Zuretta (Etta) and her sister Ruby live what appears to be a quiet life in Utah, but underneath it all, they are dealing with an angry and abusive father. When Ruby discovers the extent to which Etta has been beaten and abused, she urges her to run away to Chicago and find a better life. Etta decides not to go, but Ruby leaves with dreams of finding a job in the exciting city that is host to the World’s Columbian Exposition (World’s Fair) in 1893. When Ruby’s letters stop coming and Etta begins to have frightening dreams, Etta decides to go to Chicago to try and find her sister.
This is a fascinating novel that combines the true crime and thriller genres, as well as adding in a touch of magical realism. Fictional and real-life characters combine to tell the story of an actual serial killer in Chicago who ran a “murder house” hotel. Each chapter of the book is headed with a part of the actual confession letter the killer wrote after he was caught, a fascinating and genius addition to the story. We learn a little about the World’s Fair and a lot about the killer and the Pinkerton Detective Agency. It is easy to connect with the serious and determined Etta, who has an admirable ability to focus and analyze events in unfortunate or perilous situations. The two sides of the killer—his public face and his private murderous personality, are shown to great effect. The underbelly of Chicago, waiting to pounce on the unsuspecting young women who have been lured to the city by the famous and popular fair, is almost a character in and of itself. Riveting and sometimes horrifying, this is a combination of true crime and historical fiction that readers will find irresistible.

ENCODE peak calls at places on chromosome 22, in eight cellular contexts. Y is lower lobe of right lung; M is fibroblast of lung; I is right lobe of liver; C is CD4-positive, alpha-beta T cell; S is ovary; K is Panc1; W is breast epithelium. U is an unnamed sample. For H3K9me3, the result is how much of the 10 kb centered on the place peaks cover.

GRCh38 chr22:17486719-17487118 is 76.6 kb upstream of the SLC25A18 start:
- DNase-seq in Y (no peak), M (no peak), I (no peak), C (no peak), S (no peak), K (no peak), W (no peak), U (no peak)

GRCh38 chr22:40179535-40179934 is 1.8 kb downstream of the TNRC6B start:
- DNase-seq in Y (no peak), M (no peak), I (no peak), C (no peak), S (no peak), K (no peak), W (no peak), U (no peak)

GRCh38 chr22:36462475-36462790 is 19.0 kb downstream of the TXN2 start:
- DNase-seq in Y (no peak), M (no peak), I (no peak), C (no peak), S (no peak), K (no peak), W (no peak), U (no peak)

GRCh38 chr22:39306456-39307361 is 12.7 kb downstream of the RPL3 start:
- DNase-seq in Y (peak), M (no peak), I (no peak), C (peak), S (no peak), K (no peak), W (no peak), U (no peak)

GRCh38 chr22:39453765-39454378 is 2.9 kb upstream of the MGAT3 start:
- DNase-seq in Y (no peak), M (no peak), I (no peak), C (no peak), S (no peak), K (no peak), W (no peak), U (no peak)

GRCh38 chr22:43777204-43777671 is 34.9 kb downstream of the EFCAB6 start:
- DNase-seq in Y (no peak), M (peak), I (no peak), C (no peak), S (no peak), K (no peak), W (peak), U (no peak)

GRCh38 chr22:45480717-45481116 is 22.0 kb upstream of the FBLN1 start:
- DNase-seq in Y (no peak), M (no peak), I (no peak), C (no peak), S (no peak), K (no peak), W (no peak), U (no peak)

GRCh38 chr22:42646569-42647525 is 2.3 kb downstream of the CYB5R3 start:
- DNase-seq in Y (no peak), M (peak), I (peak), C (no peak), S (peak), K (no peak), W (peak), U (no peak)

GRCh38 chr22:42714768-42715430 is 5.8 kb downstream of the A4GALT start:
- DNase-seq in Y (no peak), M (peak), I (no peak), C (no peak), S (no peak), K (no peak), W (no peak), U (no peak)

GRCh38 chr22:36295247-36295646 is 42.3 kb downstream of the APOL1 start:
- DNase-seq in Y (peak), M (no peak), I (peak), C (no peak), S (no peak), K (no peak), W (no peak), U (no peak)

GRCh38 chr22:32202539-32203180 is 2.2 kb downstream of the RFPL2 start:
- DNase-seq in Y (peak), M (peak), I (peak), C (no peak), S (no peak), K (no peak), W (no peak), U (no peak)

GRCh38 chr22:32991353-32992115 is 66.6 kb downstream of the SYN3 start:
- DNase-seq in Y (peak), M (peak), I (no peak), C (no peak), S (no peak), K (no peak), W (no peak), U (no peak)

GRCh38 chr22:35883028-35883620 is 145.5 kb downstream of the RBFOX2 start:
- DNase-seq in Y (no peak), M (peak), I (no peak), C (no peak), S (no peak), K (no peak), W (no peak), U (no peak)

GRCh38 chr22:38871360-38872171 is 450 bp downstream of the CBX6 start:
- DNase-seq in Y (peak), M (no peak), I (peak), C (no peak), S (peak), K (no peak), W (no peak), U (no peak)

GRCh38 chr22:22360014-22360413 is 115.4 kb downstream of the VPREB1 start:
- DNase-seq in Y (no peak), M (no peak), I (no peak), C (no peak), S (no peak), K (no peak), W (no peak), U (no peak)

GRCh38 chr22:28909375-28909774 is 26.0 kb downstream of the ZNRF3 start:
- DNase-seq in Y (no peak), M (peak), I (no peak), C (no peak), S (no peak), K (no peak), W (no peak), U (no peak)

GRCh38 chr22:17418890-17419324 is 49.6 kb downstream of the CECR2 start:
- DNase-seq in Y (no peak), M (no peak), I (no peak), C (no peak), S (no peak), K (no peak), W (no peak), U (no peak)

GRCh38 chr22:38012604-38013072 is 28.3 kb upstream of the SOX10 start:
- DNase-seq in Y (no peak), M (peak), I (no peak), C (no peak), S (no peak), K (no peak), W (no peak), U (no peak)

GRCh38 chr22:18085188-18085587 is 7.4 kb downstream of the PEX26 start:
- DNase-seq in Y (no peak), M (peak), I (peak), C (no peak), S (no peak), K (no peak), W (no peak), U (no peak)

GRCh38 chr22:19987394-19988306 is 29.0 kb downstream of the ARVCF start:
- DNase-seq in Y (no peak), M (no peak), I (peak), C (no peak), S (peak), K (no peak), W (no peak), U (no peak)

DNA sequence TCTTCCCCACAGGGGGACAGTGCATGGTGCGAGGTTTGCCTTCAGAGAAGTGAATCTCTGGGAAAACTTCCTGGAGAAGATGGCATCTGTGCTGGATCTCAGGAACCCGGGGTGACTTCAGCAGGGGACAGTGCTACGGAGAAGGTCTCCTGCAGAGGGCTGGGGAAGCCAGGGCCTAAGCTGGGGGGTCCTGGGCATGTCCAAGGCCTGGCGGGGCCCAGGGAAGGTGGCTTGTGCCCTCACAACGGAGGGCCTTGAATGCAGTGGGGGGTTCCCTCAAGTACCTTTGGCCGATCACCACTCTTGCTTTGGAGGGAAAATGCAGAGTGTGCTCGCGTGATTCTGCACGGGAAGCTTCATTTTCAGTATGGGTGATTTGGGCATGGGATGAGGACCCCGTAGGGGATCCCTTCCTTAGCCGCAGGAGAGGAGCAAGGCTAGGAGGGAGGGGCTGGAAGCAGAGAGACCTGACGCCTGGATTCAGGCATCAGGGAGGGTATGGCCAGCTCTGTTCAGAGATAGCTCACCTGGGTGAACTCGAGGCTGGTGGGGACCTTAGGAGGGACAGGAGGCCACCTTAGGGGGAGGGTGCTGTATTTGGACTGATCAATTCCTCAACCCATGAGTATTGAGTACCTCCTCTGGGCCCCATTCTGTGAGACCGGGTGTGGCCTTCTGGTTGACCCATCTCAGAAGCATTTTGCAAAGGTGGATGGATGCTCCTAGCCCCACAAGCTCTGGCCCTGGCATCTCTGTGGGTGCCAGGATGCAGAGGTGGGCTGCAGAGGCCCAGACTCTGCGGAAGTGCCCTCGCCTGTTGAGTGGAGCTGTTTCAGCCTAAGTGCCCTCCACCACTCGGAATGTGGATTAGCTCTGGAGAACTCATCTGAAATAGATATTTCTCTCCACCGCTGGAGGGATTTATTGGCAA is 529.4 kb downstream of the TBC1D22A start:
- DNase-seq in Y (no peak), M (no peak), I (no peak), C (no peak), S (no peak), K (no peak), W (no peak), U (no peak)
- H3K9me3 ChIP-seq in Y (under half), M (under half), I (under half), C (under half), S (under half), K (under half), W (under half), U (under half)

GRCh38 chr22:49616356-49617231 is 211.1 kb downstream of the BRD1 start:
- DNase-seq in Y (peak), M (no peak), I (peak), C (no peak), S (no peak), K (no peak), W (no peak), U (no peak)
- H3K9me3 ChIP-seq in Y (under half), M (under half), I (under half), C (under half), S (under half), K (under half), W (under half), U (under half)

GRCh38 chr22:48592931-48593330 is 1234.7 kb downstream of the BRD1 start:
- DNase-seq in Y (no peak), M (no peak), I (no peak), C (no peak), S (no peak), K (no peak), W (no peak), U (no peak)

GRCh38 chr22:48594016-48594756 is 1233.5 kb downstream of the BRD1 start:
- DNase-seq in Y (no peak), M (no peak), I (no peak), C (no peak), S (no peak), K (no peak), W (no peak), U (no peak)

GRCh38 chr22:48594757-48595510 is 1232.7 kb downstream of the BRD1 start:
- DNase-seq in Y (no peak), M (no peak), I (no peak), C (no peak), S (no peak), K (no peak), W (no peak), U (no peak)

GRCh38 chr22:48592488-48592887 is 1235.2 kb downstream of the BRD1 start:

I received a free copy of this book from the publishers via Historical Novels Review Magazine. My review is voluntary and my opinions are my own.
ABOUT THE AUTHOR
Bryce Moore is a young adult fantasy author whose first book, Vodnik, will be published by Tu Books in March 2012. He currently is a librarian in Western Maine, where he uses his spare time to fix up his old 1841 farmhouse and shovel snow. He received a Masters in English from BYU, where he studied American literature, creative writing, and film adaptation. He also has a Masters of Library Science from Florida State. Check out his blog on writing, libraries and dentists at brycemoore.com
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